Landry Loud and Clear


As the Ravens work through their Organized Team Activities (OTAs) this offseason, safety **Dawan Landry **has emerged as a vocal leader in only his third season.

Without decorated defensive backs Ed Reed![](/team/roster/ed-reed/89ece203-7de4-4b40-9651-f16f4c3b7699/ "Ed Reed"), **Samari Rolle **or **Chris McAlister **attending many of the voluntary sessions, Landry is adamant about taking more of a leadership role despite his relatively youthful status.

So much so, in fact, that head coach **John Harbaugh **made a point of singling Landry out after practice last week, on a day when he wasn't even scheduled to address the media.

"[Landry] has been tremendous this spring," Harbaugh said. "He's made every single workout, hasn't missed a lift, hasn't missed a run. When you watch him play out here, you see that he's game.

"He's playing fast, he's all over the field, he's taking charge of that secondary back there, and he deserves special mention."

Landry's breakout is noticed to the average practice viewer through his constant banter in the secondary.

Working with a makeshift mix of cornerbacks and safeties, it is the Ama, La. native's southern drawl that is audible over much of the din.

"With those guys not here right now, I take it upon myself to communicate with the guys," Landry said. "With a lot of young guys around, I have to put that responsibility on my shoulders."

Landry, 6-foot-2, 220 pounds, is used to dealing with weighty responsibility.

The Ravens drafted him 146th overall in 2006 with the expectation to making him into a starter opposite Reed, the 2004 NFL Defensive Player of the Year. The Georgia Tech alumnus stepped right into his role, starting 14 games his rookie season and leading all rookies with five interceptions.

The next year, he only improved, blossoming into the hard-hitting prowler the Ravens envisioned. In two seasons, Landry has amassed 152 tackles and four sacks.

"He's like an old pro out there, and we expect great things from him," said defensive coordinator Rex Ryan. "He's going to be a [great player]. I could see him playing 10, 12 years. He's one of those kind of guys."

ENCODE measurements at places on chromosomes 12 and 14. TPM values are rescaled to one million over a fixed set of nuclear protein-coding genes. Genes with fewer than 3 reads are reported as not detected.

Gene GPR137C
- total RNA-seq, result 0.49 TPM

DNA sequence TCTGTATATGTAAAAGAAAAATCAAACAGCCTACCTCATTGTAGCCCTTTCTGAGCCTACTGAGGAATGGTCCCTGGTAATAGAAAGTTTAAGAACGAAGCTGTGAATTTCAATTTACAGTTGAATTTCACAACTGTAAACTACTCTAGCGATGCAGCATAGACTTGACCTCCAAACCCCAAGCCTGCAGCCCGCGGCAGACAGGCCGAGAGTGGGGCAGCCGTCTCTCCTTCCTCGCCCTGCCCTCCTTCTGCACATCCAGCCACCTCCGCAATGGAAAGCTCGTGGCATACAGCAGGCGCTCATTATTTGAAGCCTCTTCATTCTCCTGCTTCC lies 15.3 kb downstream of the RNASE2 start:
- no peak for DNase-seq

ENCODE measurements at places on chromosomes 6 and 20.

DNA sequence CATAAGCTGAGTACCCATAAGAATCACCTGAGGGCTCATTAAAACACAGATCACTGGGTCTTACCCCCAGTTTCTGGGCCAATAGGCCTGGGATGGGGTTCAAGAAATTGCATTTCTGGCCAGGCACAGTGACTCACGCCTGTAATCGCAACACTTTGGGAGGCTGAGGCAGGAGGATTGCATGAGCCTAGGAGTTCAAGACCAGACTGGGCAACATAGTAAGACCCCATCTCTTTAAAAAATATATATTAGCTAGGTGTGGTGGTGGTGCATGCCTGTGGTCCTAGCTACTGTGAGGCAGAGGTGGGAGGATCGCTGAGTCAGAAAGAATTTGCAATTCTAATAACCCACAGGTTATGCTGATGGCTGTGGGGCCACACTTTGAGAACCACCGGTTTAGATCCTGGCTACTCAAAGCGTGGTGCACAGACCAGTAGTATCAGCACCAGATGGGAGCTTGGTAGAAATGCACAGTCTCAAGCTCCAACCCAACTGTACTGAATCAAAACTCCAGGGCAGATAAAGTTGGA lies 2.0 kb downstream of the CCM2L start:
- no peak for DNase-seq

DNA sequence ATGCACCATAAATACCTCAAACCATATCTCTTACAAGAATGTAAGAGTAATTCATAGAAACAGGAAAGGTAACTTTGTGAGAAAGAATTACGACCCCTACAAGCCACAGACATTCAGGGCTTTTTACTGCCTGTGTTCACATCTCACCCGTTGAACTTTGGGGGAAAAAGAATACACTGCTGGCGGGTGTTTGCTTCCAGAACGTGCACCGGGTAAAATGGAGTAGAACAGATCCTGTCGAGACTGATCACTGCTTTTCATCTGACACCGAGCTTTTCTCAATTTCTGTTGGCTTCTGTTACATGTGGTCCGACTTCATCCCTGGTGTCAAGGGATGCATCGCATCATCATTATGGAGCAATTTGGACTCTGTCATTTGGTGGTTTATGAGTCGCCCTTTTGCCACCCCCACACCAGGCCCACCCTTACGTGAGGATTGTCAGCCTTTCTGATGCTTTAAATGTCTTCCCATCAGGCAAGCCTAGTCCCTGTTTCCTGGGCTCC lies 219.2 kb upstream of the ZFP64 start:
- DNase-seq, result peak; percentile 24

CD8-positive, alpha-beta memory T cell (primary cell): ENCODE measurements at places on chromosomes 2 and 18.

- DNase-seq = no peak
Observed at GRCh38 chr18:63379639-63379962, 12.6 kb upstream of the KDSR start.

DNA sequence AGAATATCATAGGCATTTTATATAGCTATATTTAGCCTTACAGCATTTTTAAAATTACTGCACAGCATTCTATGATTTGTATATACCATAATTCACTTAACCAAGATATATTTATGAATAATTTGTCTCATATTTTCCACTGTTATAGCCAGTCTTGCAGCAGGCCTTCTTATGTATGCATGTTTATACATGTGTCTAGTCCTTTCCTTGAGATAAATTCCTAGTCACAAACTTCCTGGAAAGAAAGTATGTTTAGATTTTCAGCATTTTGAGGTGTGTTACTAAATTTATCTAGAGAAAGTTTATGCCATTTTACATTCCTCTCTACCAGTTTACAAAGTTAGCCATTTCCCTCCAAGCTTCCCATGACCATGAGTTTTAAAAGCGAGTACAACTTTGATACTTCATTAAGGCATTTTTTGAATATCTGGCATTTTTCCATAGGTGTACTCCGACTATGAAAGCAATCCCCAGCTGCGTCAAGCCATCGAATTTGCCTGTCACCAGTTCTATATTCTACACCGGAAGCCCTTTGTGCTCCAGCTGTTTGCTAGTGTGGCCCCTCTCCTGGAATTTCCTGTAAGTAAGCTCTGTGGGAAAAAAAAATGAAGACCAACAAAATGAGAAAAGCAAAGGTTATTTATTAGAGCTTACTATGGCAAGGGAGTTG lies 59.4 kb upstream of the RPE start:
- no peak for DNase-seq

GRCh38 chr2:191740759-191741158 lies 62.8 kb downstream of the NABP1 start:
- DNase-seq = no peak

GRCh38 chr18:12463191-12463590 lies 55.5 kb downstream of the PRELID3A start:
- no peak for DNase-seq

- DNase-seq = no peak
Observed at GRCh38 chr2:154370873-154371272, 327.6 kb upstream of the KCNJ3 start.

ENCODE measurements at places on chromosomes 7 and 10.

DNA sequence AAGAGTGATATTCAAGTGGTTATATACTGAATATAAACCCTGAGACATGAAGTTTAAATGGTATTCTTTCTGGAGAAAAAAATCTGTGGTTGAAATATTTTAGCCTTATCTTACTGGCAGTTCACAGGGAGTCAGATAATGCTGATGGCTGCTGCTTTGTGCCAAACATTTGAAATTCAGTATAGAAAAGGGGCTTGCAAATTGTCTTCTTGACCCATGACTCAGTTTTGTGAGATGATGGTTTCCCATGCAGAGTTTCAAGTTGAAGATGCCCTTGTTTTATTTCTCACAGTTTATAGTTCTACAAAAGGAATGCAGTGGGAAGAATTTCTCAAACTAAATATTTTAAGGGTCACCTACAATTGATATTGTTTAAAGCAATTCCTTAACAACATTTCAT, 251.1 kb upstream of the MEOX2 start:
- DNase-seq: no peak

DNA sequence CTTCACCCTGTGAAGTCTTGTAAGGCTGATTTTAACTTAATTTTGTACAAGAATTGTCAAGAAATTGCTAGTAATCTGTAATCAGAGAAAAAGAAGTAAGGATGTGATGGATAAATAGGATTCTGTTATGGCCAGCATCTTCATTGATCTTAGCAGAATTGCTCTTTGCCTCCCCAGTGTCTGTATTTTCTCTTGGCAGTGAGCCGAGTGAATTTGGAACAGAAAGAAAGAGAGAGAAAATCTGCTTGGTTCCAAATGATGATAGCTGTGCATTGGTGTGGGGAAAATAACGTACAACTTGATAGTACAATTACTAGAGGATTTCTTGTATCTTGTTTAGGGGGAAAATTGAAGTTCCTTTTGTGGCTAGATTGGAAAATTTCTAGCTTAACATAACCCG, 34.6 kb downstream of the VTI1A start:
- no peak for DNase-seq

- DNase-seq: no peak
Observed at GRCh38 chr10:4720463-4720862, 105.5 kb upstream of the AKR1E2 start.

Coincidentally, Landry wasn't even judged to be the best safety in his family coming out of school.

His brother, LaRon, was selected in the first round by the Washington Redskins last year (sixth overall). The Ravens are happy to have the elder sibling on their roster.

"We kid him all the time, we always claim that we're going to trade him for LaRon Landry, but, he really is great," Ryan continued. "He's really been tremendous."

Landry admitted that he's having fun with his expanded role. In addition, the new upbeat tempo of the Ravens' offense under coordinator **Cam Cameron **keeps him on his toes.

"It's keeping us really fast right now," said Landry. "It's really keeping up the pace of the game. Coach Cameron has those guys playing really fast right now and that's helping us right now."

But it isn't only Cameron's coaching that has helped Landry prosper.

Harbaugh was also quick to point out secondary coaches **Mark Carrier**, one of four defensive coaches to hold over from former coach Brian Billick's regime, and **Chuck Pagano **for their guidance.

Pagano - who spent the 2007 campaign as defensive coordinator at the University of North Carolina after two years under Rex Ryan's brother, Rob, with the Oakland Raiders - is one that sees a special talent in Landry.

The defensive coaching staff charts what they call "hustle plays," which consist of plays like touching the ball carrier or attempting to strip the ball, and Pagano has logged a full stat sheet for Landry.

"When you talk about guys being professional, it's day in and day out showing up and working hard at it," Pagano said. "Dawan hasn't missed a day. He's great in the classroom, asking the right questions, and then on the practice field, he's at the top with those hustle plays.

"At the end of the day, he's got more numbers than anyone else."

For Landry, building on the past two years is a simple equation. It's about out-working his opponents, his brother and even his teammates.

A typically soft-spoken guy, Landry is letting his hard work do the talking on the field.

"I just want to get better each and every day," he said. "That's the way I'm approaching it."

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